From sea to sea, Canada is a land filled with fascinating places and amazing destinations for the RV traveler.
But, where to travel? Here are three great RV destinations in Canada.
Bay of Fundy (New Brunswick)
A world-famous natural wonder, the Bay of Fundy tides are the highest tides in the world—in some areas of the bay, tides reach more than 50 feet.
Best explored at Hopewell Rocks, where you can walk around the famous “flowerpot rocks” at low tide then watch them slowly disappear. At high tide, enormous rock formations that once towered over you are now barely peeking out above the surface.
The time span between low and high tide is 6 hours and 13 minutes, meaning you can experience both in one day. Many visitors make plans to stay for the whole day. They walk the ocean floor, then stay to watch the shift between low and high tides. It’s fun to see how quickly the tide comes in, or conversely goes out. Make sure to check the tide schedules before you go.
And that’s not all—there are numerous other ways to experience the wonder of Fundy. Bike along the Fundy Trail, rappel down craggy cliffs, set up camp at Fundy National Park, head out to sea on a whale-watching excursion, or experience a billion years of Earth’s history at Stonehammer Geopark.
The centerpiece of Ottawa’s downtown landscape, Parliament Hill is the political and cultural heart of the city. The Parliament Buildings sit atop the Hill, the gorgeous Gothic-style structures overlooking the Ottawa River. Free guided tours are available daily, including a chance to head up to the Peace Tower for an incredible view of the city.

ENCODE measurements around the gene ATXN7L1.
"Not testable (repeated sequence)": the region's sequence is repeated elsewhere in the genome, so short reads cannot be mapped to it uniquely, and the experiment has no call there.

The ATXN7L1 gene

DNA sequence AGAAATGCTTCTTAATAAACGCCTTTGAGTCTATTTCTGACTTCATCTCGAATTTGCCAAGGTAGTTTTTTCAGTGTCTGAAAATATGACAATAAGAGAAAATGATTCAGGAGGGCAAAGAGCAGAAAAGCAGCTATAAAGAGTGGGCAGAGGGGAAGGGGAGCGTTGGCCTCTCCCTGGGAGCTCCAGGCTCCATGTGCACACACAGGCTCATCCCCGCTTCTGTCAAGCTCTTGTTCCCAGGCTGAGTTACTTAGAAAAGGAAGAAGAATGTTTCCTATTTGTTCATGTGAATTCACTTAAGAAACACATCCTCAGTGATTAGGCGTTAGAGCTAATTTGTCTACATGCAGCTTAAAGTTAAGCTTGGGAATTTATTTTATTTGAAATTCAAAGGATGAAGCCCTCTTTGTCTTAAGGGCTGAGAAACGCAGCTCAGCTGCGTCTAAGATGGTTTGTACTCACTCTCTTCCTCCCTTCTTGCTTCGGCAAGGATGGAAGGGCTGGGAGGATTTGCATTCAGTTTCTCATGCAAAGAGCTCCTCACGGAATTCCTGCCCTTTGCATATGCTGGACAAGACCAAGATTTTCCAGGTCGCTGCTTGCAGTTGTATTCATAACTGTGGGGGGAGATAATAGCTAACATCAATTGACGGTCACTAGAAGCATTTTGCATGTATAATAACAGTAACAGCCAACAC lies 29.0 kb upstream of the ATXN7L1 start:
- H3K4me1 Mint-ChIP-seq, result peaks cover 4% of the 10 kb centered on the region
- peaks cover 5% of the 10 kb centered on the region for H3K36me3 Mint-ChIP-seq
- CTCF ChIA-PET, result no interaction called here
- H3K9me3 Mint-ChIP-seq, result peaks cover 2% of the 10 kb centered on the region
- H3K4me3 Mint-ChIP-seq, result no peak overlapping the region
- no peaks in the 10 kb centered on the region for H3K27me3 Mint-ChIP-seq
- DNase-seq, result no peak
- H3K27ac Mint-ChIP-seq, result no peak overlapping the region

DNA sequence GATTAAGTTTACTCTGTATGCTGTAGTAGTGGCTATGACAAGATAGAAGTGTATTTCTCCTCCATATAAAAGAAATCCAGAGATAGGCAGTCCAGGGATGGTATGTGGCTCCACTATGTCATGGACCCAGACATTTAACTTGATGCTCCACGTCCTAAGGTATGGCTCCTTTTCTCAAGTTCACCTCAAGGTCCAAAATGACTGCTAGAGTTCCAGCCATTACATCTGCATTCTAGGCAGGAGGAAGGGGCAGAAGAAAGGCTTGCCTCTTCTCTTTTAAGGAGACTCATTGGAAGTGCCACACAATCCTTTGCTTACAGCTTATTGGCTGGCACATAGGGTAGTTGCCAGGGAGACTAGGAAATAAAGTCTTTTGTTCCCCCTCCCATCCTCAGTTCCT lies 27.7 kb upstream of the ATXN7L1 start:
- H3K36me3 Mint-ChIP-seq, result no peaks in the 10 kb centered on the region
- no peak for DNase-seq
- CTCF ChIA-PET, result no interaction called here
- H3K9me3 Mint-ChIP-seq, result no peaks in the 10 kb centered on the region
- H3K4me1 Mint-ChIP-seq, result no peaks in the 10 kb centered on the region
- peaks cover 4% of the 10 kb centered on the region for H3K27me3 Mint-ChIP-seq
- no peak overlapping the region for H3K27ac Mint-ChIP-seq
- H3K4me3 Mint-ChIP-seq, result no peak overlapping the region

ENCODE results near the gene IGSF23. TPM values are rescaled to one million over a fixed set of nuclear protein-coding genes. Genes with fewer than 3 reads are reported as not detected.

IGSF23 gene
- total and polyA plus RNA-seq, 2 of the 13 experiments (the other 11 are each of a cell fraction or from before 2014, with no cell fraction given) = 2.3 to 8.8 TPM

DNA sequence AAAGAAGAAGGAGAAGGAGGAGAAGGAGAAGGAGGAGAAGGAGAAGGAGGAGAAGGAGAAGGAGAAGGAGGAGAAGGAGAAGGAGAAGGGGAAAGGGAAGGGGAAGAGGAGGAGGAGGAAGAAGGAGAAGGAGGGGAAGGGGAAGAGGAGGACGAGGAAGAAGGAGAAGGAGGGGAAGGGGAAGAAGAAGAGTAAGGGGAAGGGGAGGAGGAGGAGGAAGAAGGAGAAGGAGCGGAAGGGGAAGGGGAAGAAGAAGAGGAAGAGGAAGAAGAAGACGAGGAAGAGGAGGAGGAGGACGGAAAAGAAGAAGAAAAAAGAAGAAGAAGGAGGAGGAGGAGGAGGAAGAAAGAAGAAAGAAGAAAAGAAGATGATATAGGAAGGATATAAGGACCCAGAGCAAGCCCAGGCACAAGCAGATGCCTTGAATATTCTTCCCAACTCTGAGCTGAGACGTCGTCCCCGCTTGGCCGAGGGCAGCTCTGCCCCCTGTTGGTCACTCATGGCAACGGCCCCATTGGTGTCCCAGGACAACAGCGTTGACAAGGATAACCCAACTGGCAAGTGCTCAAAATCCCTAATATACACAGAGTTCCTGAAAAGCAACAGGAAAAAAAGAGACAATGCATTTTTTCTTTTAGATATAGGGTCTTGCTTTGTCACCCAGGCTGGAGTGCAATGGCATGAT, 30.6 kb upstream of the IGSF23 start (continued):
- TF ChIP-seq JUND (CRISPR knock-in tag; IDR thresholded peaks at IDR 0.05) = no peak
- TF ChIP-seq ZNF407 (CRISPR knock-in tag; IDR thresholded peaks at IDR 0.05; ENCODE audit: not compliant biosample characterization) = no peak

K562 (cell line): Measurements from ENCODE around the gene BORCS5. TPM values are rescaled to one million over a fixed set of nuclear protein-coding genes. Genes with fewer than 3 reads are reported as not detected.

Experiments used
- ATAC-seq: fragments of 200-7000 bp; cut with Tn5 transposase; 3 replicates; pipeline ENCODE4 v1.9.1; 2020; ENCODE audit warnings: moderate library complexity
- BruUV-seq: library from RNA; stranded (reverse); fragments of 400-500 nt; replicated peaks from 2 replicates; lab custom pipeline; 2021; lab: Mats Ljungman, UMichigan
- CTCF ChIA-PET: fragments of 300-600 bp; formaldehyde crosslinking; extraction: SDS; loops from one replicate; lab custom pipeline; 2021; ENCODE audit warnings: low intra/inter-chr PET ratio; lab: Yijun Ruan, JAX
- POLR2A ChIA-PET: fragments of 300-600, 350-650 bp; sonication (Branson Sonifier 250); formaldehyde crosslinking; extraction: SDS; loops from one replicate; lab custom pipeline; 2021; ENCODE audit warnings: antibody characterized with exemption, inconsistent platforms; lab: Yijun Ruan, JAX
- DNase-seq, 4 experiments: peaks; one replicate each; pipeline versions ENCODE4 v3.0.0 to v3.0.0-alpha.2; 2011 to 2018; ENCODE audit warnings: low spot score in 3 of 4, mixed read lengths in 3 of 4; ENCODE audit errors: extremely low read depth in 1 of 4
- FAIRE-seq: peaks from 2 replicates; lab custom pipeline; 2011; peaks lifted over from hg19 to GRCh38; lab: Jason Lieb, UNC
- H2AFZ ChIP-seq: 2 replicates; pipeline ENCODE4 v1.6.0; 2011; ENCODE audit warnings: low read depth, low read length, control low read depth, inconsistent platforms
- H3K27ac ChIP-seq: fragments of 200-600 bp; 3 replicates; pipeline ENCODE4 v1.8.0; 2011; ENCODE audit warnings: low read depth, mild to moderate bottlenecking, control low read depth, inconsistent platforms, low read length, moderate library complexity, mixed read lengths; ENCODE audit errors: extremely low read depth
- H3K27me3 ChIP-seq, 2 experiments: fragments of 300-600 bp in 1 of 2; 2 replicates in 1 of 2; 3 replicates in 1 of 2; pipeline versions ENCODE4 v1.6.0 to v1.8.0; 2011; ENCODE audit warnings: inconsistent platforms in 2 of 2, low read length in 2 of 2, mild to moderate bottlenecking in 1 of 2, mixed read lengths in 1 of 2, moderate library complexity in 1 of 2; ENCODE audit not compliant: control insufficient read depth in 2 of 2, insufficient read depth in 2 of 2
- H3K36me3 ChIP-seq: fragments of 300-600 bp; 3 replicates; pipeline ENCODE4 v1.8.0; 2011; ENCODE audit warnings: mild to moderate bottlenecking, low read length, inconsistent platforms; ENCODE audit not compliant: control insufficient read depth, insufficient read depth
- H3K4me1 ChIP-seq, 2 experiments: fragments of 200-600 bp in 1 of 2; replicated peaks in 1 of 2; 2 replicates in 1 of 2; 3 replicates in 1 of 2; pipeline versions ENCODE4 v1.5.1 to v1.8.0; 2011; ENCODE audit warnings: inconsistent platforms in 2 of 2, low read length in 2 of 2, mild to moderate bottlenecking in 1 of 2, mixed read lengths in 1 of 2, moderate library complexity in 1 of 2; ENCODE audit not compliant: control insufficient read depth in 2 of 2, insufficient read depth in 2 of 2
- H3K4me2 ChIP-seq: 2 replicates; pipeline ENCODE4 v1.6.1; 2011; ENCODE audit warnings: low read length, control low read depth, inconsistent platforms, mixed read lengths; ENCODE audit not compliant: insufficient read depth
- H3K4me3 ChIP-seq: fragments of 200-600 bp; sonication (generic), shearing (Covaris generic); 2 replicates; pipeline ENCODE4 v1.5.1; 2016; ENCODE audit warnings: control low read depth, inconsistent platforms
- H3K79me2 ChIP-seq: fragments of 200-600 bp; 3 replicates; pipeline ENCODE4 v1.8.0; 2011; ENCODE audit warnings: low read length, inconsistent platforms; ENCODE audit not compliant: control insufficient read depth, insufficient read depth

The Rideau Canal has become a defining landmark in Ottawa. The 126-mile canal, which travels south to Lake Ontario, first opened in 1832. Its 47 locks and interconnectedness with lakes and rivers is a true engineering marvel, leading to its designation as a National Historic Site of Canada and a UNESCO World Heritage Site.
A city landmark, the Chateau Laurier is one of Canada’s grand railway hotels. Having retained much of its glory; it features the turrets and other architectural elements of a French château, a rich, Victorian interior, yet offers modern amenities.
Other local attractions include Rideau Hall, home to the Governor General of Canada; the National Gallery of Canada; and Canadian Museum of History. Located 50 miles south of Ottawa, Upper Canada Village depicts life in a rural English Canadian setting during the year 1866.
Halifax (Nova Scotia)
Walk the ocean’s edge along the historic Halifax waterfront. Start at Pier 21—the gateway into Canada for one million immigrants—and then explore eclectic shops, some of the city’s best restaurants, and ships including the last of the WWII convoy escort corvettes.
Discover the oldest continuously operating farmers’ market in North America, and exhibits at the Maritime Museum of the Atlantic including displays on the city’s link to the Titanic disaster.
End at the timber-frame and stone warehouses of Historic Properties—originally built to safeguard booty captured by legalized pirates called privateers. Historic Properties is the first restoration project of its kind in Canada featuring three city blocks of Canada’s oldest surviving group of waterfront warehouses and some of North America’s finest Victorian-Italianate façades dating back to the late 1700s and early 1800s. Visitors can experience one-of-a-kind specialty shops, great restaurants, unique events, and boardwalk along one of the world’s largest natural harbors.
Other local attractions include the Halifax Citadel National Historic Site, a large, stone early 19th-century British fortification located atop Citadel Hill; Halifax Public Gardens, a formal Victorian garden. Enjoy a scenic drive along Nova Scotia’s beautifully rugged South Shore to the picturesque and quaint fishing village of Peggy’s Cove. Watch the waves as they crash on the rocks in front of the world’s most photographed lighthouse.
Canada is a place of infinite promise. We like the people, and if one ever had to emigrate, this would be the destination, not the U.S.A. The hills, lakes and forests make it a place of peace and repose of the mind, such as one never finds in the U.S.A.
—John Maynard Keynes